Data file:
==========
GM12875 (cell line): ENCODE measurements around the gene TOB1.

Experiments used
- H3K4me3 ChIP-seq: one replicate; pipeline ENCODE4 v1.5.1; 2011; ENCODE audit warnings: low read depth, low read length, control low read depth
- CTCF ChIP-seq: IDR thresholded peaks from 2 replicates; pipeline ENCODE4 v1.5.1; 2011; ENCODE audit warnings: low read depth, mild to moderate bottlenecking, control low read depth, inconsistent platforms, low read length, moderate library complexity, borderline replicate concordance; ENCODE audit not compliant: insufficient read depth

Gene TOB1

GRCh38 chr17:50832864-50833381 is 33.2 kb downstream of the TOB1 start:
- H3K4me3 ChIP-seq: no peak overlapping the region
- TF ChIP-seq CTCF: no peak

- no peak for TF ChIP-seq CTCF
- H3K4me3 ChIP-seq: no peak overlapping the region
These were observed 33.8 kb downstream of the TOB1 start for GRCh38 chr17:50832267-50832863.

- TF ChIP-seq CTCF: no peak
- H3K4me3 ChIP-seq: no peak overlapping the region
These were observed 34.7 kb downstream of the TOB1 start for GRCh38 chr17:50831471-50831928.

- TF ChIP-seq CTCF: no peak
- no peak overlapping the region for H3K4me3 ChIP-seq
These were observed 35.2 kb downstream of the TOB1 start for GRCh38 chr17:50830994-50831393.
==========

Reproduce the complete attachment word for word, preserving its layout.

GM12875 (cell line): ENCODE measurements around the gene TOB1.

Experiments used
- H3K4me3 ChIP-seq: one replicate; pipeline ENCODE4 v1.5.1; 2011; ENCODE audit warnings: low read depth, low read length, control low read depth
- CTCF ChIP-seq: IDR thresholded peaks from 2 replicates; pipeline ENCODE4 v1.5.1; 2011; ENCODE audit warnings: low read depth, mild to moderate bottlenecking, control low read depth, inconsistent platforms, low read length, moderate library complexity, borderline replicate concordance; ENCODE audit not compliant: insufficient read depth

Gene TOB1

GRCh38 chr17:50832864-50833381 is 33.2 kb downstream of the TOB1 start:
- H3K4me3 ChIP-seq: no peak overlapping the region
- TF ChIP-seq CTCF: no peak

- no peak for TF ChIP-seq CTCF
- H3K4me3 ChIP-seq: no peak overlapping the region
These were observed 33.8 kb downstream of the TOB1 start for GRCh38 chr17:50832267-50832863.

- TF ChIP-seq CTCF: no peak
- H3K4me3 ChIP-seq: no peak overlapping the region
These were observed 34.7 kb downstream of the TOB1 start for GRCh38 chr17:50831471-50831928.

- TF ChIP-seq CTCF: no peak
- no peak overlapping the region for H3K4me3 ChIP-seq
These were observed 35.2 kb downstream of the TOB1 start for GRCh38 chr17:50830994-50831393.